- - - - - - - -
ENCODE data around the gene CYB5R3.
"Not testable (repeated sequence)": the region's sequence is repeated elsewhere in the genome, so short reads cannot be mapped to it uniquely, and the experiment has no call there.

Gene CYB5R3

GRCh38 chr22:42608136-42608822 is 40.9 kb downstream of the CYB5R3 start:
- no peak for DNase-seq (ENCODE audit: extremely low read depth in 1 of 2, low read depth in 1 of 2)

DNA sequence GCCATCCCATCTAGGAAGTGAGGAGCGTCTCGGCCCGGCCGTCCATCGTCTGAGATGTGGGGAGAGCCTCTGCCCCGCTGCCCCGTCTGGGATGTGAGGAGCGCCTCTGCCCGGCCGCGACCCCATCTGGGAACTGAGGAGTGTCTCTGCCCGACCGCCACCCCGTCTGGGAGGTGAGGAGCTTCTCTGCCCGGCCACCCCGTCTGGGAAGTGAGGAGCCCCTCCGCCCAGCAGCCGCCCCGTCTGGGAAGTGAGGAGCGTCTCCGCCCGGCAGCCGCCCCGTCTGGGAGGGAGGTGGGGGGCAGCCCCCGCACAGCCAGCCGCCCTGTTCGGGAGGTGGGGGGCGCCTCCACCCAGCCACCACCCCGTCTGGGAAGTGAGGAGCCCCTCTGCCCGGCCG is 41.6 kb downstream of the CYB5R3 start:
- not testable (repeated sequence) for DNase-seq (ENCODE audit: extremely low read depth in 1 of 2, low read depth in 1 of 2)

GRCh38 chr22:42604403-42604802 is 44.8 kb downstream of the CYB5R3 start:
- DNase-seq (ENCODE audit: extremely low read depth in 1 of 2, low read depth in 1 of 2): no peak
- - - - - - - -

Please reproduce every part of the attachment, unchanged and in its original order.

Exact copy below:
ENCODE data around the gene CYB5R3.
"Not testable (repeated sequence)": the region's sequence is repeated elsewhere in the genome, so short reads cannot be mapped to it uniquely, and the experiment has no call there.

Gene CYB5R3

GRCh38 chr22:42608136-42608822 is 40.9 kb downstream of the CYB5R3 start:
- no peak for DNase-seq (ENCODE audit: extremely low read depth in 1 of 2, low read depth in 1 of 2)

DNA sequence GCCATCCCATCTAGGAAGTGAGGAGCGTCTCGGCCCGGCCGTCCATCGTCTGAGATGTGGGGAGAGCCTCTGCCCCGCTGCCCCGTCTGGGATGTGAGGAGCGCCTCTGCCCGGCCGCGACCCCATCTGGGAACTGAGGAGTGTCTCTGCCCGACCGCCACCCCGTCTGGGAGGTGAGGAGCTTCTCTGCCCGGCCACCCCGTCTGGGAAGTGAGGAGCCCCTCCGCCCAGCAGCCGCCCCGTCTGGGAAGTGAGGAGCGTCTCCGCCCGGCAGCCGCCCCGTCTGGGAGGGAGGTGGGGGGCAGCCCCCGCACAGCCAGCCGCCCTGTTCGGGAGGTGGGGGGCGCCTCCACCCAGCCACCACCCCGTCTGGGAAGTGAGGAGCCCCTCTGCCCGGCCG is 41.6 kb downstream of the CYB5R3 start:
- not testable (repeated sequence) for DNase-seq (ENCODE audit: extremely low read depth in 1 of 2, low read depth in 1 of 2)

GRCh38 chr22:42604403-42604802 is 44.8 kb downstream of the CYB5R3 start:
- DNase-seq (ENCODE audit: extremely low read depth in 1 of 2, low read depth in 1 of 2): no peak